Introduction: Lesbian, gay, bisexual, and transgender (LGBT) individuals experience poorer health outcomes compared to their heterosexual and cisgender counterparts. Rural residents might be particularly vulnerable due to their geographic isolation and residence in a setting that potentially holds more conservative norms. Data on the attitudes of rural providers in the United States towards this community are currently limited. The purpose of this study was to describe existing attitudes of primary care providers in rural Michigan towards each LGBT subpopulation, and to identify independent correlates of these attitudes.
Methods: From May-July, 2017, a modified Dillman mail-out method was used to collect data from 113 rural primary care providers. The non-incentivized paper-based survey included five validated Attitudes Toward LGBT People Scales to assess feelings, thoughts and predicted behaviors towards gay men, lesbian women, bisexual men, bisexual women, and transgender persons. Kruskal-Wallis tests were performed to assess global differences in the attitude scores for each subpopulation across strata of demographic characteristics and past clinical experiences. Multivariable linear regression models were formulated to identify independent correlates of attitudes towards each subpopulation.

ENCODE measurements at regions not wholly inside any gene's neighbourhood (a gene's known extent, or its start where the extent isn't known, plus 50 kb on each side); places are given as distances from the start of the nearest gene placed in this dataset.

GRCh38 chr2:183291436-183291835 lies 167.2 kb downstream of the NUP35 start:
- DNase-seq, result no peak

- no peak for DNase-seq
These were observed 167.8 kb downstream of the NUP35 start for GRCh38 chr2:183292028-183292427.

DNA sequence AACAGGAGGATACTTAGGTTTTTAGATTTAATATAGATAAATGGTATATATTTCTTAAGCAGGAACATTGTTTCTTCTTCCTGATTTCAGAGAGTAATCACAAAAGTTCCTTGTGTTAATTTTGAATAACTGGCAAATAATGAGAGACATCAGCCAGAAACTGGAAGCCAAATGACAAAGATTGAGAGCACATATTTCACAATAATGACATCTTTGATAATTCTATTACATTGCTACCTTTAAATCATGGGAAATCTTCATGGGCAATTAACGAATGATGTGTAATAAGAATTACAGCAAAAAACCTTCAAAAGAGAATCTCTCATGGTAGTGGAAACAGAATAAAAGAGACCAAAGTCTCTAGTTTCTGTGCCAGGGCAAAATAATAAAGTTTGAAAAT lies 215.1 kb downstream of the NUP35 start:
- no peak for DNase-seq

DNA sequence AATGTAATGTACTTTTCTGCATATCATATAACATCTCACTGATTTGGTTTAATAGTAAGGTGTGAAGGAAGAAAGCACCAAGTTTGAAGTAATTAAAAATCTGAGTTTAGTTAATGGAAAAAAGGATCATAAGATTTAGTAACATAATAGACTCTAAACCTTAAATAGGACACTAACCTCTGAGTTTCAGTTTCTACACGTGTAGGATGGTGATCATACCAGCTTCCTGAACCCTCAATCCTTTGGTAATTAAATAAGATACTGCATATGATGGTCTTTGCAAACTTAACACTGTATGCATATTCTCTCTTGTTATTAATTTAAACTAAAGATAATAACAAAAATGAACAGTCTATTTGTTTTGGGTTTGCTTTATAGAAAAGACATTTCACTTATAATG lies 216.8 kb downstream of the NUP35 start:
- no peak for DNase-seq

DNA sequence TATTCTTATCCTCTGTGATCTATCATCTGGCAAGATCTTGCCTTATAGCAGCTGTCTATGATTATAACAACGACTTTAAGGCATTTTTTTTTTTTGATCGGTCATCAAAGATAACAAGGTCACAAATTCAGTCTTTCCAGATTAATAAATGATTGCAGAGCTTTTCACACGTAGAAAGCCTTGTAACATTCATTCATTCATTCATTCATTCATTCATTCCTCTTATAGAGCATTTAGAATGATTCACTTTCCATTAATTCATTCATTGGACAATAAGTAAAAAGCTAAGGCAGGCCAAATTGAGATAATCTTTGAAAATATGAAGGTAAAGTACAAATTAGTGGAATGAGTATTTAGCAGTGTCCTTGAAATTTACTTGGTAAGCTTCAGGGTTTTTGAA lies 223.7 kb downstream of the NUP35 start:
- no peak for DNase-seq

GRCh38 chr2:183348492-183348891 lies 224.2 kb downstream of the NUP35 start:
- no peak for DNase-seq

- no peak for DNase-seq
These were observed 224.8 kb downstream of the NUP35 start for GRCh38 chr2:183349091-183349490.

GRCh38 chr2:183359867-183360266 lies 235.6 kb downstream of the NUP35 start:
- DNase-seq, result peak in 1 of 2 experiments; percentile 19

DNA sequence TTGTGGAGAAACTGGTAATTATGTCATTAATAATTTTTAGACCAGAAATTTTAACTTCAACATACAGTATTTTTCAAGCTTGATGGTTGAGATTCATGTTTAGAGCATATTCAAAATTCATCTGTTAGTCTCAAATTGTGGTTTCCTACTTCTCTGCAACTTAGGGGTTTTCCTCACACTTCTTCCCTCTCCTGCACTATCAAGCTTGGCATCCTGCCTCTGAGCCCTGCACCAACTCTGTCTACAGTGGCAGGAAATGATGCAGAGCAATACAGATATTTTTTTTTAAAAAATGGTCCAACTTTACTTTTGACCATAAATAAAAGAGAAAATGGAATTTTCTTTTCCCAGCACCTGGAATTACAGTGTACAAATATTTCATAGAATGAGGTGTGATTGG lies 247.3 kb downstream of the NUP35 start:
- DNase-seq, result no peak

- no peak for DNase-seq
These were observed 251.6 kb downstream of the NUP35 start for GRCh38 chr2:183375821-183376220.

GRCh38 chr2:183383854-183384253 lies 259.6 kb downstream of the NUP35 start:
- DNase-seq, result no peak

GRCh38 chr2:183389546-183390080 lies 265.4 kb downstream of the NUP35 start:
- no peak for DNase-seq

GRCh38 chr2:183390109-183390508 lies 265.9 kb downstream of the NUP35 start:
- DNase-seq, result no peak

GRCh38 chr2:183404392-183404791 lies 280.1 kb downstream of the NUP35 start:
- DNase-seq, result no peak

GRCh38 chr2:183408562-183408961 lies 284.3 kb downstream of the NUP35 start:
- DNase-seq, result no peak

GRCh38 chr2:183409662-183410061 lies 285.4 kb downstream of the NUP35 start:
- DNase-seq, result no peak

Results: Ages ranged from 25-73 years (mean=49), and the majority were non-Hispanic white (92.92%), and female (71.68%). More than three-fourths indicated being religious to varying extents (80.53%). Approximately half (54.87%) received education specific to LGBT health during their professional degree program, and most (88.50%) believed it should be required. Generally favorable attitudes were noted towards each LGBT subpopulation. Increasing levels of religiosity were associated with less favorable attitudes, whereas having received education specific to LGBT health, and believing it should be required were associated with more favorable attitudes.
Conclusions: Improving attitudes of rural providers towards LGBT individuals may positively influence the provision of high-quality healthcare. Ensuring the delivery of culturally competent services will require multi-level systemic changes. Ongoing trainings and novel interventions to enhance provider education and cultural competence could prove beneficial.